Just log out of your social networks (or pay)
The Internet has unearthed Foursquare’s “plan to woo Advertisers.” This is just the latest story covering people who are disillusioned with social networks collecting their data.
Here is a simplified overview on why the social networks run their businesses the way they do:
- Social networks need lots of people to work
- They need to remain free to have lots of people
- They need substantial ad revenue to remain free
- They need to develop intensive personalized targeting to generate substantial ad revenue
These companies have no choice but to develop creative ways to generate that money, whether you think it’s creepy or not.
The quick solution is easy: log out. The real solution is trickier… or at least more expensive:
Are you willing to pay a fee to use these networks ad free?
Think Google Glass is the future of creepy? Check this out.
The Best iOS Weather App
All of these apps are great. They are all “beautiful in that now-tiresome way apps from VC-backed companies are required to be.” The Yahoo! Weather app is especially appealing, integrating lots of fancy Flickr images.
None of these apps are the Best iOS Weather App. These apps require me to fire up yet another app I’ve downloaded because I wanted to check it out… and actively check the weather - an inherently boring task for me. The best weather app is not an app; it’s a text message.
Poncho - a Betaworks backed project - is lunging into the lead (of the fake race to be the best weather app… all going on in my head) ahead of each of these design centric apps. It sends a text message every morning broadcasting the day’s weather and how you should prepare for it, in the form of a human message.
I’ve had an IFTTT recipe that sends me a text whenever it’s about to rain. It doesn’t text me every day, only when I need to bring an umbrella. However, the Poncho style “Go with a light jacket and sweater combo” morning text messages are my favorite way to stay informed. For now.
BEST IOS WEATHER APP: Poncho (and it’s for anyone who receives SMS, not just iOS).
A Proper (Concept) Smartwatch
A juxtaposition of a regular calculator watch, (left) built with technology that has existed since the ’70′s, and the Pebble smartwatch, (right) famous for its darling Kickstarter campaign, raising the largest sum of money in the history of crowdsourced Internet fundraising.
How cool is it going to be to get a phone call and look down at your watch to see who is calling. I’m pumped to read text messages and Twitter mentions with a glance at my wrist. Unfortunately, right now there is a major setback in this smartwatch fantasy… All of these nerdy timepieces look like they were designed with technology from the mid 70′s. It doesn’t have to be this way.
The New York Times reviewed the new batch of smartwatches that will be hitting the market in 2013. They made the observation that “as though by silent agreement, the gadget industry seems to have decided that 2013 is the year of the smartwatch.” Sweet! However, the underwhelming conclusion is that these products just aren’t there yet. I’m afraid we are going to be left with an iPod nano taped to our wrists.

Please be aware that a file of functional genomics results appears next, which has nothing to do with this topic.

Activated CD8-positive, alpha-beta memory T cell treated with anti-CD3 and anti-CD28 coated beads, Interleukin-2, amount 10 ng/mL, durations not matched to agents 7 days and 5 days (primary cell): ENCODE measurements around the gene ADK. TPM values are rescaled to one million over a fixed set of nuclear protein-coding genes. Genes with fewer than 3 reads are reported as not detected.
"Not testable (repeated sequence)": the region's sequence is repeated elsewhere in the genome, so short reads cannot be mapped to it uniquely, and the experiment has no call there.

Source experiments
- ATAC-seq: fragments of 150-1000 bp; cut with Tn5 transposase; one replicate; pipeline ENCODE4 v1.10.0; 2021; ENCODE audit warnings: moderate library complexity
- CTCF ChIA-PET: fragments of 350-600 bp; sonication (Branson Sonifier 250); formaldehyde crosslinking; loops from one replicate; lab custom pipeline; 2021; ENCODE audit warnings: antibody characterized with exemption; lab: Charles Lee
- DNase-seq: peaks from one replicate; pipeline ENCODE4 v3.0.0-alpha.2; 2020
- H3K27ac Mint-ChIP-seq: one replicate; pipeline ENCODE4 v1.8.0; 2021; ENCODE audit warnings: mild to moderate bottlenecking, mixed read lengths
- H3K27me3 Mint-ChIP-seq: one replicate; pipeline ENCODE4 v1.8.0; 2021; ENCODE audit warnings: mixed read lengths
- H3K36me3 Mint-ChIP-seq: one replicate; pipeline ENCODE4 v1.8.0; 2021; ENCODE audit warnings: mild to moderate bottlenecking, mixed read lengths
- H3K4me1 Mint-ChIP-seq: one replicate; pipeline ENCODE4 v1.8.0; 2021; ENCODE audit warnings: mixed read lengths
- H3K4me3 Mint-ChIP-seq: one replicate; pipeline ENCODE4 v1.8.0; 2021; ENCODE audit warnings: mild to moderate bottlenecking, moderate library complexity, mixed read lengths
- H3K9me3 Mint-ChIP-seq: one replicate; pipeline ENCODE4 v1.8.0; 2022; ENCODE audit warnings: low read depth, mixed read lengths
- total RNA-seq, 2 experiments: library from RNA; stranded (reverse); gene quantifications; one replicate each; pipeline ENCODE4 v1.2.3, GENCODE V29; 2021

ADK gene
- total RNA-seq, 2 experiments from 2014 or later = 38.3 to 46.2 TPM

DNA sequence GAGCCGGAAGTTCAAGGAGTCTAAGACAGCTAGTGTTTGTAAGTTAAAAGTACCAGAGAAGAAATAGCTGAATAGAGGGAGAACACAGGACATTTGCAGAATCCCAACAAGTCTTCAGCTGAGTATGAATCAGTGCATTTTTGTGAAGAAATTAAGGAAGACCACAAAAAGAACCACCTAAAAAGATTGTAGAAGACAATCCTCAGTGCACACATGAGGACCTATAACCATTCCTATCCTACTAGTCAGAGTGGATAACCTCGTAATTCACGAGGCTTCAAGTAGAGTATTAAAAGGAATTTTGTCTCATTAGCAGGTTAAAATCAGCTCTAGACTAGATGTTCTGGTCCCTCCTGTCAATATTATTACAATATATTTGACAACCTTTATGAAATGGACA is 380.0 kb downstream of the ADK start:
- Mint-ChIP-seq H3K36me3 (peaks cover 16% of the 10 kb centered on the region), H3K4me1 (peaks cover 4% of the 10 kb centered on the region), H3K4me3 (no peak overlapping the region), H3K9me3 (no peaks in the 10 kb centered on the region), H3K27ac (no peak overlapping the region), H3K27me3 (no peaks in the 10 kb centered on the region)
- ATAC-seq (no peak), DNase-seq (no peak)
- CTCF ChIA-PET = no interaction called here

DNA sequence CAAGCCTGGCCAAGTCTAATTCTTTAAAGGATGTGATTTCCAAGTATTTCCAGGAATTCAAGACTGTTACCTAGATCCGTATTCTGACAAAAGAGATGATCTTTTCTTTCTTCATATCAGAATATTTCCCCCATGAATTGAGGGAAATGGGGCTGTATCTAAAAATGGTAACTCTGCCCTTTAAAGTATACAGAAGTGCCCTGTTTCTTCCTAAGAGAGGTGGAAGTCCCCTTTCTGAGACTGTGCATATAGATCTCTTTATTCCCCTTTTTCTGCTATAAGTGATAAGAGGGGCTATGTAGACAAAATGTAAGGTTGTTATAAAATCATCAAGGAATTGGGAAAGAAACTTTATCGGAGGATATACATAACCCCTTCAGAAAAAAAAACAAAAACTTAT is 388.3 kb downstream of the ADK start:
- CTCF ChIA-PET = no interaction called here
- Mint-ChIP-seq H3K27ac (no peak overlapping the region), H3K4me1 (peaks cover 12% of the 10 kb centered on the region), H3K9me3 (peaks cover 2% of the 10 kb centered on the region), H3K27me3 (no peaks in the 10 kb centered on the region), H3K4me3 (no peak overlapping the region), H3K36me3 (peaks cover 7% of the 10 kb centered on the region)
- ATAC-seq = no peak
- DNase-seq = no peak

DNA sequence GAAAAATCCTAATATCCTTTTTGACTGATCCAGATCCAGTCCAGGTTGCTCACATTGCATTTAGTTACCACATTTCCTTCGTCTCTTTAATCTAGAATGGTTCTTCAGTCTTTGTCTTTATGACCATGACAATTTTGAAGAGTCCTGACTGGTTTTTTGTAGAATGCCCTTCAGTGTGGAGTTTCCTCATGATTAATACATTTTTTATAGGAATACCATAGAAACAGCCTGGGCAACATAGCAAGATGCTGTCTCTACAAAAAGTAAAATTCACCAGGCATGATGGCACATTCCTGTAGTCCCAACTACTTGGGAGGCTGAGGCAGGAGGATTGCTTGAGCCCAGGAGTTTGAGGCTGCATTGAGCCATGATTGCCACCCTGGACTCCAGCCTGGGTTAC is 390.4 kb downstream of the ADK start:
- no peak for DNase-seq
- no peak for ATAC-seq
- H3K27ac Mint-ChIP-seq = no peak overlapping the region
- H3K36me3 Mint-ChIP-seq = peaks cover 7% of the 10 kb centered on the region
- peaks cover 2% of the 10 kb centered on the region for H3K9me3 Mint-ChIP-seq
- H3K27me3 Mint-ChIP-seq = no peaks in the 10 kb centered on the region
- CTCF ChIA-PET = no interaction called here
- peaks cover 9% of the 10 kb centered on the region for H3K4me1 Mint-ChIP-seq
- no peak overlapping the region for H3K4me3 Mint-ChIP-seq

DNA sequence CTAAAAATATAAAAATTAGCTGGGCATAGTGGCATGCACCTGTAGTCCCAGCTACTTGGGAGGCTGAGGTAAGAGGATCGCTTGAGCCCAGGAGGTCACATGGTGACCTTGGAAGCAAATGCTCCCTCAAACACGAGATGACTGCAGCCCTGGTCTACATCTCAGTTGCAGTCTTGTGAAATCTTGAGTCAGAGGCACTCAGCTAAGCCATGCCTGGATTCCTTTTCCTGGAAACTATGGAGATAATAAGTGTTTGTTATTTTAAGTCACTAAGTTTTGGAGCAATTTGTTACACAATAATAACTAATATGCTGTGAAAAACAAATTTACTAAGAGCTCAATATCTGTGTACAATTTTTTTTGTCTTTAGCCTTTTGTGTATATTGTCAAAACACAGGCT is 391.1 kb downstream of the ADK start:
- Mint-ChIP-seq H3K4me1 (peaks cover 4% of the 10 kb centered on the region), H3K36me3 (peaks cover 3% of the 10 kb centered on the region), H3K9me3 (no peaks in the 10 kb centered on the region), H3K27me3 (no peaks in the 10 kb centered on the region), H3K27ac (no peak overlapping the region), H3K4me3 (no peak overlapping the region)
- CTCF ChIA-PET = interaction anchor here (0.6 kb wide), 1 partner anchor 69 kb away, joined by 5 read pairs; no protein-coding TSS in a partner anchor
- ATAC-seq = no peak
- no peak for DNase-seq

Instead let’s depict what web developer and natural design aficionado Tanveer Chowdhury and I talked through to describe the ideal wearable smart timepiece:
This smartwatch is not for manually inputting any data; it is for reading output (i.e., it’s not for writing text messages, it’s for reading them). It only recognizes verbal input with a Siri connection – think setting alerts and taking calls on speaker phone. If you get a phone call, you glance down at your wrist to see who is calling. If you want to answer it with your cool smartwatch, you can press a button and smartwatch speaker phone with pick it up. You’ll be talking into your wrist, just like our half joking predictions from decades ago.
The primary focus is on the aesthetic of the watch. All of the “smart” functionality is secondary to how it feels to wear and how it looks on wrists. The glass on the face of the watch is ideally a convex meniscus shape. The face’s texture is crystalline and translucent. The hands sit beneath the glass, peeking through like a clear streak on a foggy window. The watch demands two physical buttons. One button activates Siri while the other button serves as an “select” button. Scrolling through objects in the OS is performed with the satisfying click of a radial dial. It’s fastened with a leather strap. Or a nylon straps. It’s a watch strap, pick whichever you like best.
The user decides which apps make it onto the watch in a companion iOS app. My preference is to include the analog clock, compass, weather, and alerts – alerts being text messages, phone call with caller ID, reminders, and Twitter mentions. When an alert happens, the watch gently vibrates and the screen displays the alert text.
Users select different apps by scrolling through with the radial dial, settling on an app by pressing the “select” button. Once the desired app is selected, you can scroll through the app’s contents, cycling through your text messages, or the days of the week (for weather), or recent/missed calls. To pop back up a level, hit the “select” button again and you’re brought back to the app selection. In this case most people would cycle back to the Time app, displaying the face of the clock.
Bluetooth 4.0, speaker in/out, vibrating alerts, iOS/Android compatible, either e-ink or cool concept glass screen.
*Over time this number will adjust with Moore’s Law.
Three eras of currency
Commodity based, e.g. Gold
Politically based, e.g. Dollar
Math based, e.g. Bitcoin